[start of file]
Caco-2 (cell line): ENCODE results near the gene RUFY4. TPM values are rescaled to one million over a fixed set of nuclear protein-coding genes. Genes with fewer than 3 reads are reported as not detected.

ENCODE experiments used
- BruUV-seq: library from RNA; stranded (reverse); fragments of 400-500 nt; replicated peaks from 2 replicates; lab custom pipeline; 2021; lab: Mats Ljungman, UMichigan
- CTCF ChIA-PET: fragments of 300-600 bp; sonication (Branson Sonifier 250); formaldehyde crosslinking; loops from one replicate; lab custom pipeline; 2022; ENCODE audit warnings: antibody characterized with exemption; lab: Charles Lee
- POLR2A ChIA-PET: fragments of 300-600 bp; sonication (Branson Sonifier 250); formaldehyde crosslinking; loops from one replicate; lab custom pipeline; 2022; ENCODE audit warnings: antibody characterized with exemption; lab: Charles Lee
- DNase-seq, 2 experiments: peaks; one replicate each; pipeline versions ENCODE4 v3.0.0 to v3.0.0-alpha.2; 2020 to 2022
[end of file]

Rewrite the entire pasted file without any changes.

Caco-2 (cell line): ENCODE results near the gene RUFY4. TPM values are rescaled to one million over a fixed set of nuclear protein-coding genes. Genes with fewer than 3 reads are reported as not detected.

ENCODE experiments used
- BruUV-seq: library from RNA; stranded (reverse); fragments of 400-500 nt; replicated peaks from 2 replicates; lab custom pipeline; 2021; lab: Mats Ljungman, UMichigan
- CTCF ChIA-PET: fragments of 300-600 bp; sonication (Branson Sonifier 250); formaldehyde crosslinking; loops from one replicate; lab custom pipeline; 2022; ENCODE audit warnings: antibody characterized with exemption; lab: Charles Lee
- POLR2A ChIA-PET: fragments of 300-600 bp; sonication (Branson Sonifier 250); formaldehyde crosslinking; loops from one replicate; lab custom pipeline; 2022; ENCODE audit warnings: antibody characterized with exemption; lab: Charles Lee
- DNase-seq, 2 experiments: peaks; one replicate each; pipeline versions ENCODE4 v3.0.0 to v3.0.0-alpha.2; 2020 to 2022